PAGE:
When it comes to deciding whether or not to implement new construction technology, the conversation is typically focused on how it will directly help your company. Benefits will include cost savings, efficiency, and document control. While these are important areas to cover, a company’s decision to stay innovative by adopting new technology can have even greater benefits.
Foster A Culture for Innovation
Management should be clear about what they want to achieve and why. This should not mean trial and error experiences are banned. It is impossible to achieve success without beta testing. Foster a culture to beta test new technologies and say “it’s alright if it fails.” If a tool does not work, move on and benefit from the lessons learned.
Focus on Productivity
The most urgent areas for construction industry development are productivity, client service, and sustainability. Productivity boosts come from process improvement, use of technology (like DADO), and new material technologies. Skilled people who are committed to learning are at the core of productivity.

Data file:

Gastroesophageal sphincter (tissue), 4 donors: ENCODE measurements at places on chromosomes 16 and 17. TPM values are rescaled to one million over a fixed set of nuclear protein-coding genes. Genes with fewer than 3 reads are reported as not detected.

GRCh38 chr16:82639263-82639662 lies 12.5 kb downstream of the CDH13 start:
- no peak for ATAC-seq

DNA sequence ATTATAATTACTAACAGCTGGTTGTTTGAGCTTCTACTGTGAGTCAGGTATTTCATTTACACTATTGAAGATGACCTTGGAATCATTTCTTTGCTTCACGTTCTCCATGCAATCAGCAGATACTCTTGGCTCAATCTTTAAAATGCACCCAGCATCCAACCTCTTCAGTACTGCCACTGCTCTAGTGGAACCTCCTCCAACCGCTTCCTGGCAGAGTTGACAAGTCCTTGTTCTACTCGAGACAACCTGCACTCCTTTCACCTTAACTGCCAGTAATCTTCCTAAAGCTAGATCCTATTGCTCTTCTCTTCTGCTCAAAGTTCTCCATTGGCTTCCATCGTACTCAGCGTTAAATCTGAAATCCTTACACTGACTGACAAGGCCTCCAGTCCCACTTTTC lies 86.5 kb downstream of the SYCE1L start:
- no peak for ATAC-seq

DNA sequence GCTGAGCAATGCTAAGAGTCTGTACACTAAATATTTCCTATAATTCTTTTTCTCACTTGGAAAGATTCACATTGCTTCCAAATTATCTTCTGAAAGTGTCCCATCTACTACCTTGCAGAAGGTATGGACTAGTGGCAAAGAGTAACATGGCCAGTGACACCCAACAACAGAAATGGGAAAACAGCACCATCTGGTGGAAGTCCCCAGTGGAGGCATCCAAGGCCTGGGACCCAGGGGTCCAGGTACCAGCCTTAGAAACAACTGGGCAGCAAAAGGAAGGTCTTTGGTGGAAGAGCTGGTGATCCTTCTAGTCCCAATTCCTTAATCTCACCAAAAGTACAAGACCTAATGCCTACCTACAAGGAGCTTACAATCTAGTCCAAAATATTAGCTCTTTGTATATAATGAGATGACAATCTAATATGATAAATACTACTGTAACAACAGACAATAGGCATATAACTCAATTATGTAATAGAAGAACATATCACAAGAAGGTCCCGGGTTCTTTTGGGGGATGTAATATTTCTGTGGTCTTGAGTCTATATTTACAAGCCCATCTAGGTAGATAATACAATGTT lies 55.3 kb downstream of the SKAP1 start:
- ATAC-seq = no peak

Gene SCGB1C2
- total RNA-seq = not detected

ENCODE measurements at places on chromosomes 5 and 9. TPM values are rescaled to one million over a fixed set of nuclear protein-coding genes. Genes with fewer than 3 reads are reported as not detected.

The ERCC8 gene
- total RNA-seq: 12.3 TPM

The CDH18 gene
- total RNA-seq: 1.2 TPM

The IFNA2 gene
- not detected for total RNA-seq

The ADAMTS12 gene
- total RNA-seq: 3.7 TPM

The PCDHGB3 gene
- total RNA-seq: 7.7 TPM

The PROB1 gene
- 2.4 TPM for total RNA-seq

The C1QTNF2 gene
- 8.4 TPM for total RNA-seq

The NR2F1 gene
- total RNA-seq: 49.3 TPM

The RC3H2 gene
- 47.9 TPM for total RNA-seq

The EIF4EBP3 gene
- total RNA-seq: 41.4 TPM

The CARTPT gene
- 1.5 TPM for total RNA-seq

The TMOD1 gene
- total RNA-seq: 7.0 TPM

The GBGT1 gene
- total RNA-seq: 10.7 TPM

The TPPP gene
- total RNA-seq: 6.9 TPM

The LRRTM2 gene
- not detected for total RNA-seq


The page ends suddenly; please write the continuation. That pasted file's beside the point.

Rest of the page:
Uncover Cost Savings Without Sacrificing Quality
New technologies, like collaboration software, provide a way to uncover cost savings with no impact on overall quality. In fact, deploying these solutions will often increase the quality of the end product. By presenting cost-savings that come from line items related to efficiency rather than physical materials up front, you’ll be able to compete on cost without sacrificing quality. It’s a win-win for the project owner.
The following are 15 questions you should be able to answer before launching your technology investment initiative.
- Does our company have a clear purpose for technology adoption?
- Does our company have a culture of sharing?
- Does leadership embrace and support new technology adoption?
- Does leadership have a plan for adoption improvement?
- Has our company identified and engaged technology champions?
- Has our company identified and engaged technology influencers?
- Are key stakeholders actively engaged?
- Does the construction technology have business-friendly outcomes and purposes?
- Is there a strategic plan for departments and project sites?
- Is there an effective internal marketing campaign and adoption plan?
- Is there an effort to improve participation?
- Does our company have clearly drafted and communicated policies for usage?
- Is there a program to capture user experience?
- Is there incentive to be a significant contributor, collaborator, or sharer?
- Is there a way to capture user feedback?
Think through the answers for each of these questions and challenge your own company before you get too far in the deployment or implementation of that next collaborative or productivity focused technology.
Did you enjoy this article? You may also enjoy reading 10 Tips for Implementing New Construction Technology.